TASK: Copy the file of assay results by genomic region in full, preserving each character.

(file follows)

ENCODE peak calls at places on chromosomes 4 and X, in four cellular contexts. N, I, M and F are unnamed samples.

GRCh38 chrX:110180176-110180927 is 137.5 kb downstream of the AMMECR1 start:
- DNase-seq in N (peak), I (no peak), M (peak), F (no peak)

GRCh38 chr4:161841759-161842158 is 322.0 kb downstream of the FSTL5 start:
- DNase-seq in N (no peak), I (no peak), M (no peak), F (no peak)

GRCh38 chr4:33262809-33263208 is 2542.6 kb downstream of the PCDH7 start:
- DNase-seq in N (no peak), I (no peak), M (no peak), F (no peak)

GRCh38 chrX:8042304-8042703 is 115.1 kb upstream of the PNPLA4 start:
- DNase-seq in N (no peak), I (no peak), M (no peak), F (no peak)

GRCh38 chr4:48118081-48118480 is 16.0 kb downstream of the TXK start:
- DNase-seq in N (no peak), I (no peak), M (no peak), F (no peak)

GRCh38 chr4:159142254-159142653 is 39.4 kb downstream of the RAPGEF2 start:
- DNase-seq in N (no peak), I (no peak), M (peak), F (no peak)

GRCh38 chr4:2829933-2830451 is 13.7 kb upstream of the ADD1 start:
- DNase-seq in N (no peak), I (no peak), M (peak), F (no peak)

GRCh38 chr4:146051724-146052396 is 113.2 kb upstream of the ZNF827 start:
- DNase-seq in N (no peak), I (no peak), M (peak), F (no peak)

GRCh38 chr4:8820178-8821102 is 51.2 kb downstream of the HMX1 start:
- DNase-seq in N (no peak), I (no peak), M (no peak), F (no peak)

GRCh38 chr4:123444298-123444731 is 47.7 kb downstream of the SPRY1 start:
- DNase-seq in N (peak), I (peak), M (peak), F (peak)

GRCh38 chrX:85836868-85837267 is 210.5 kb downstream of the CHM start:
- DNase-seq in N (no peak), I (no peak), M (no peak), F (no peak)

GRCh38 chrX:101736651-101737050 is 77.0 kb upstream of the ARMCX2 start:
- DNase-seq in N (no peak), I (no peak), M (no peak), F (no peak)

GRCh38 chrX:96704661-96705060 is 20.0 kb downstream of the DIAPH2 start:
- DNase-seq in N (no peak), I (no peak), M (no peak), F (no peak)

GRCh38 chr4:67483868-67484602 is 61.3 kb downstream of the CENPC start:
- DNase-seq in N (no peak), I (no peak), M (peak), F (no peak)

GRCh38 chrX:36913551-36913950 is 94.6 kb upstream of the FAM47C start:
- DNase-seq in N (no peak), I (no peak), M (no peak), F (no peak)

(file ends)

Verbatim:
ENCODE peak calls at places on chromosomes 4 and X, in four cellular contexts. N, I, M and F are unnamed samples.

GRCh38 chrX:110180176-110180927 is 137.5 kb downstream of the AMMECR1 start:
- DNase-seq in N (peak), I (no peak), M (peak), F (no peak)

GRCh38 chr4:161841759-161842158 is 322.0 kb downstream of the FSTL5 start:
- DNase-seq in N (no peak), I (no peak), M (no peak), F (no peak)

GRCh38 chr4:33262809-33263208 is 2542.6 kb downstream of the PCDH7 start:
- DNase-seq in N (no peak), I (no peak), M (no peak), F (no peak)

GRCh38 chrX:8042304-8042703 is 115.1 kb upstream of the PNPLA4 start:
- DNase-seq in N (no peak), I (no peak), M (no peak), F (no peak)

GRCh38 chr4:48118081-48118480 is 16.0 kb downstream of the TXK start:
- DNase-seq in N (no peak), I (no peak), M (no peak), F (no peak)

GRCh38 chr4:159142254-159142653 is 39.4 kb downstream of the RAPGEF2 start:
- DNase-seq in N (no peak), I (no peak), M (peak), F (no peak)

GRCh38 chr4:2829933-2830451 is 13.7 kb upstream of the ADD1 start:
- DNase-seq in N (no peak), I (no peak), M (peak), F (no peak)

GRCh38 chr4:146051724-146052396 is 113.2 kb upstream of the ZNF827 start:
- DNase-seq in N (no peak), I (no peak), M (peak), F (no peak)

GRCh38 chr4:8820178-8821102 is 51.2 kb downstream of the HMX1 start:
- DNase-seq in N (no peak), I (no peak), M (no peak), F (no peak)

GRCh38 chr4:123444298-123444731 is 47.7 kb downstream of the SPRY1 start:
- DNase-seq in N (peak), I (peak), M (peak), F (peak)

GRCh38 chrX:85836868-85837267 is 210.5 kb downstream of the CHM start:
- DNase-seq in N (no peak), I (no peak), M (no peak), F (no peak)

GRCh38 chrX:101736651-101737050 is 77.0 kb upstream of the ARMCX2 start:
- DNase-seq in N (no peak), I (no peak), M (no peak), F (no peak)

GRCh38 chrX:96704661-96705060 is 20.0 kb downstream of the DIAPH2 start:
- DNase-seq in N (no peak), I (no peak), M (no peak), F (no peak)

GRCh38 chr4:67483868-67484602 is 61.3 kb downstream of the CENPC start:
- DNase-seq in N (no peak), I (no peak), M (peak), F (no peak)

GRCh38 chrX:36913551-36913950 is 94.6 kb upstream of the FAM47C start:
- DNase-seq in N (no peak), I (no peak), M (no peak), F (no peak)